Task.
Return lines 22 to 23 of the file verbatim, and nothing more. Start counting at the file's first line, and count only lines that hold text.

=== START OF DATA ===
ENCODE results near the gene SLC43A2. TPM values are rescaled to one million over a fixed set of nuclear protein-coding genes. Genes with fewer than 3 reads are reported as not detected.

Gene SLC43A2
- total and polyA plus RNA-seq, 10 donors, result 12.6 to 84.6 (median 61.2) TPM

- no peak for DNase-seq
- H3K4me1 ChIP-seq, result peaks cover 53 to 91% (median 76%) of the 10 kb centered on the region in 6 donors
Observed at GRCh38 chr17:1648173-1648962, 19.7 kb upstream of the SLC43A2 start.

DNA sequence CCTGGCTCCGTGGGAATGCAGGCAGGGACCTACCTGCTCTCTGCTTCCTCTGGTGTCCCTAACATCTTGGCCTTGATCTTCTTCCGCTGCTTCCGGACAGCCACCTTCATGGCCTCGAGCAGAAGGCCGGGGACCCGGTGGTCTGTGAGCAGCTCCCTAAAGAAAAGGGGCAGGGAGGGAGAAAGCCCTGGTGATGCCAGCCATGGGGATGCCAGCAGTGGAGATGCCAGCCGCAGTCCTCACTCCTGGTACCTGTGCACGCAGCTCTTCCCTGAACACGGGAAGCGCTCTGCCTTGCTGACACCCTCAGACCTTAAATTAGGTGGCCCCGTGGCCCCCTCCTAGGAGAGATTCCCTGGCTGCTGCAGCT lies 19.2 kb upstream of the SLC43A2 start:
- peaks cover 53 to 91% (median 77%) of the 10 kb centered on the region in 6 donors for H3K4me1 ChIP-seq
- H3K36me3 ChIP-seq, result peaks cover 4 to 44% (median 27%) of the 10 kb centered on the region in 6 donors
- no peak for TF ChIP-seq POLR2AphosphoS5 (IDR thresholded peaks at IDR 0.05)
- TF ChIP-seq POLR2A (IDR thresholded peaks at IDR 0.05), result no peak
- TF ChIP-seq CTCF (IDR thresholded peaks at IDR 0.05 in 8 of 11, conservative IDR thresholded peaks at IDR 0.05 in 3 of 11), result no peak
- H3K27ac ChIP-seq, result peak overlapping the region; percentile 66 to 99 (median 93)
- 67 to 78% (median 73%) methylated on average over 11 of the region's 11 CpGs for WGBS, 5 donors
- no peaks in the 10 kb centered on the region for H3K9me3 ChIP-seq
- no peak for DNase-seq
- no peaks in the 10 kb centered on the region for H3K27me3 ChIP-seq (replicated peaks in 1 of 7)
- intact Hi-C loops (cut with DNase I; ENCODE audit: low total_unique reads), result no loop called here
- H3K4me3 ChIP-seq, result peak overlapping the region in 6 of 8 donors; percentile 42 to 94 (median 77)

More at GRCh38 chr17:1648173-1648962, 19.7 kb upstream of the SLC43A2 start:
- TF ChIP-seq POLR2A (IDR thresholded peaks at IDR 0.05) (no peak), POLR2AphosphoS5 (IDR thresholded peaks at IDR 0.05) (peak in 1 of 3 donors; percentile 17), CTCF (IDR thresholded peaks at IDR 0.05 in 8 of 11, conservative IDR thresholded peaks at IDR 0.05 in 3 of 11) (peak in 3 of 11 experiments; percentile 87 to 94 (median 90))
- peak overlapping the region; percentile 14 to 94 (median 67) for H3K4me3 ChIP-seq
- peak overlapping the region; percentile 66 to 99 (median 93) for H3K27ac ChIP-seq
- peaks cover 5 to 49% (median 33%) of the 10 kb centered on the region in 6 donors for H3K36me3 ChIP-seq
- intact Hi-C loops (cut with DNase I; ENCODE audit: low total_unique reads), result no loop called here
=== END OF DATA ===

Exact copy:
- peak overlapping the region; percentile 14 to 94 (median 67) for H3K4me3 ChIP-seq
- peak overlapping the region; percentile 66 to 99 (median 93) for H3K27ac ChIP-seq